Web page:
So, yes, Pitt could have banned these speakers without violating the First Amendment.
Nevertheless, the administration was right not to do so.
What Pitt did in allowing the speakers is far more important than merely upholding the law of the Constitution. Pitt permitted these speakers to speak because the rights of transgender persons is an important public issue in America today. Millions of Americans have very strong feelings on both sides of this issue.
Transgender Americans have always been among us. I remember reading in the Pittsburgh Jewish Chronicle about accommodations that the Jewish Center made to transgender persons in the 1950’s.
But never before have the rights of transgender persons been asserted so openly. This has led to an intense backlash among some segments of the public. Discussion and debate are needed at this point for an informed consensus to emerge.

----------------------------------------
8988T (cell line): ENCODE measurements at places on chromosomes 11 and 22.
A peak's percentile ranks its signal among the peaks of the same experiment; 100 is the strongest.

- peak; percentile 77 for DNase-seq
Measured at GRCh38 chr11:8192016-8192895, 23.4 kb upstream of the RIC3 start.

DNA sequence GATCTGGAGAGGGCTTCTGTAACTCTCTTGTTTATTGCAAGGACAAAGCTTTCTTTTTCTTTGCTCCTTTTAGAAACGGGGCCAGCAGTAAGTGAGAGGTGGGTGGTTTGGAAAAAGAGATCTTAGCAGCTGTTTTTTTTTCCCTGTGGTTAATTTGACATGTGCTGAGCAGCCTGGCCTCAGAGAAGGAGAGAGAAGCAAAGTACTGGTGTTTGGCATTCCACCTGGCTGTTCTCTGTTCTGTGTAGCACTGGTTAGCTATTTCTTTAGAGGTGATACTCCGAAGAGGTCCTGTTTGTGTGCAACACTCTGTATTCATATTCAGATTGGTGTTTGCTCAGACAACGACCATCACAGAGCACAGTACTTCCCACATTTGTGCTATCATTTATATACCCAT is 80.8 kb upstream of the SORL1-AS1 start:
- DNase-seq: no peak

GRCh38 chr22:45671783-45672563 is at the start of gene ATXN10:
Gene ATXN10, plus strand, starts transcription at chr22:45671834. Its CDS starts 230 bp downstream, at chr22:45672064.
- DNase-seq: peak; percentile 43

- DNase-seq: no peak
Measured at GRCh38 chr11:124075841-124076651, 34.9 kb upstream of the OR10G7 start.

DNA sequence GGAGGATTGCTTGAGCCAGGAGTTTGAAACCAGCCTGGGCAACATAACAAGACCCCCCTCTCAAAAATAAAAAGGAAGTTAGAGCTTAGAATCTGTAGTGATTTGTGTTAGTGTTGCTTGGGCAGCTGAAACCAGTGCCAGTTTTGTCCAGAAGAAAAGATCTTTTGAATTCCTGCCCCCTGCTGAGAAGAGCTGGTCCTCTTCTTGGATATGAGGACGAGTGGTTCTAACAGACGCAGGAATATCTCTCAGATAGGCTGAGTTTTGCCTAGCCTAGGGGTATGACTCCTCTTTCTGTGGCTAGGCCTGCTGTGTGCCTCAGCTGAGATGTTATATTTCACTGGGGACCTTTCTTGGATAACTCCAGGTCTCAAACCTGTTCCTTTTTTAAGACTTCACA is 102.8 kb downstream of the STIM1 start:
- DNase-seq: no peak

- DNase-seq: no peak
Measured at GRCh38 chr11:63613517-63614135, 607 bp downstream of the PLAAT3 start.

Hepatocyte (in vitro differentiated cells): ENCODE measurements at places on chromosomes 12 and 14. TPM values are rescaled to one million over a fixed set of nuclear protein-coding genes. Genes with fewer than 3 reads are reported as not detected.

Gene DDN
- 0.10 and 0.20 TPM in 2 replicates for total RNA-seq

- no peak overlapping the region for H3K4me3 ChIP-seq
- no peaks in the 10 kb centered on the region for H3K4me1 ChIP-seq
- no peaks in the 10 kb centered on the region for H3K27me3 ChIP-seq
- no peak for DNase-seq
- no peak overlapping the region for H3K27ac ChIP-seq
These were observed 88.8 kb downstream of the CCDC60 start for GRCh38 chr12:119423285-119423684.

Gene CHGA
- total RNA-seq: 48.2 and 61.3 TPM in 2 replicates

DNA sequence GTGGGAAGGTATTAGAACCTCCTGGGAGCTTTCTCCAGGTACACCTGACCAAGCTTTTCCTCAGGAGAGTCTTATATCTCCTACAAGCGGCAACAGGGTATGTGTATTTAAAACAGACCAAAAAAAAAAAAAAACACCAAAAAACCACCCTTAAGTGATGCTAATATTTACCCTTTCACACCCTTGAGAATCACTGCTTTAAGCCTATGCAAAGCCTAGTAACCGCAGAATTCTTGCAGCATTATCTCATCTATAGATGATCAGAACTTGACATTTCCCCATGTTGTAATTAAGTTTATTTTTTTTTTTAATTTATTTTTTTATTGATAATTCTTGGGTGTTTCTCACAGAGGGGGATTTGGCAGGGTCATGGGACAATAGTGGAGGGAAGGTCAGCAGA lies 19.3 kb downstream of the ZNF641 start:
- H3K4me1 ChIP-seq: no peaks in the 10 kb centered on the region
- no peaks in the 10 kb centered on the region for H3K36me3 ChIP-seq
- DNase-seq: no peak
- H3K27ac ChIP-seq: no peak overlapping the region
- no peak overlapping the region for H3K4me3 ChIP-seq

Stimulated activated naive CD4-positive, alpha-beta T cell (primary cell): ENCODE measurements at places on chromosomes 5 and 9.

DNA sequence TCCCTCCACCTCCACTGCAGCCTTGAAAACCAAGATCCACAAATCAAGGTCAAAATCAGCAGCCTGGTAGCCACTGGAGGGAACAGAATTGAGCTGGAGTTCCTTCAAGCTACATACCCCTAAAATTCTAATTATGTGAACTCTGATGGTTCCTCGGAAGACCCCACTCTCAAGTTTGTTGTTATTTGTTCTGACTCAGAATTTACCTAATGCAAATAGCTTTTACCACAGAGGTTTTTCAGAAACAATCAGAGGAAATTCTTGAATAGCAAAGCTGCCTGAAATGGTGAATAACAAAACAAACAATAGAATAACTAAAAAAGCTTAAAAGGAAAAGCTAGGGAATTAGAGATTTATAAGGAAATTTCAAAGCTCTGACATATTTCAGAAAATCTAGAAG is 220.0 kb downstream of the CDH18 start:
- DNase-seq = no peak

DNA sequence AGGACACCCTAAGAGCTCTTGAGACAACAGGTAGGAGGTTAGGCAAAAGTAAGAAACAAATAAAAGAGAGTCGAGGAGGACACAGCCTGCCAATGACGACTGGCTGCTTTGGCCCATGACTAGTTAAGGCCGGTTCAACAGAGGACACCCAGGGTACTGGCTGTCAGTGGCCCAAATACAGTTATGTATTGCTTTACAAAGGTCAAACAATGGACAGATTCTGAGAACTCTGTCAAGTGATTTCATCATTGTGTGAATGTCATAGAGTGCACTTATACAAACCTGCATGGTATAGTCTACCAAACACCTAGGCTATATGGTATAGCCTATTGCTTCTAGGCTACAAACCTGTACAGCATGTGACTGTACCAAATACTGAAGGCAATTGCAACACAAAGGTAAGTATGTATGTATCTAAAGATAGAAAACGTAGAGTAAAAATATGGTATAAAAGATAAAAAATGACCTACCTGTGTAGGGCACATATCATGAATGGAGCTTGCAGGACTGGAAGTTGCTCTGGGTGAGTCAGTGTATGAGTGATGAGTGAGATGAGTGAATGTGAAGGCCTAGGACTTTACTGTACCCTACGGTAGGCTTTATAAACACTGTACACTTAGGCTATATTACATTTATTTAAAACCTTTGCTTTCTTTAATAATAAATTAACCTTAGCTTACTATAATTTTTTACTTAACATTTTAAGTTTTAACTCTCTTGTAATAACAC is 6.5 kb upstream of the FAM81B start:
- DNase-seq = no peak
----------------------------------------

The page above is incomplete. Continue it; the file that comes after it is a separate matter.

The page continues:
In particular, the terms of medical treatment for young people, and their right to privacy, must be discussed openly and fully.
A university is exactly the place where such explorations must take place if America is to remain a free society. Such discussions should not be banished or suppressed.
And this is so even though some of the views expressed were experienced as deeply harmful to many students.
So, not only did Pitt do the right thing in allowing these speakers to speak, it did a difficult thing.
Why then did the Pitt administration not boldly announce this policy? Why did the university statement not acknowledge Pitt’s authority to cancel these events and then take full responsibility for allowing them to go forward? Why did the administration pretend that it was powerless to intervene?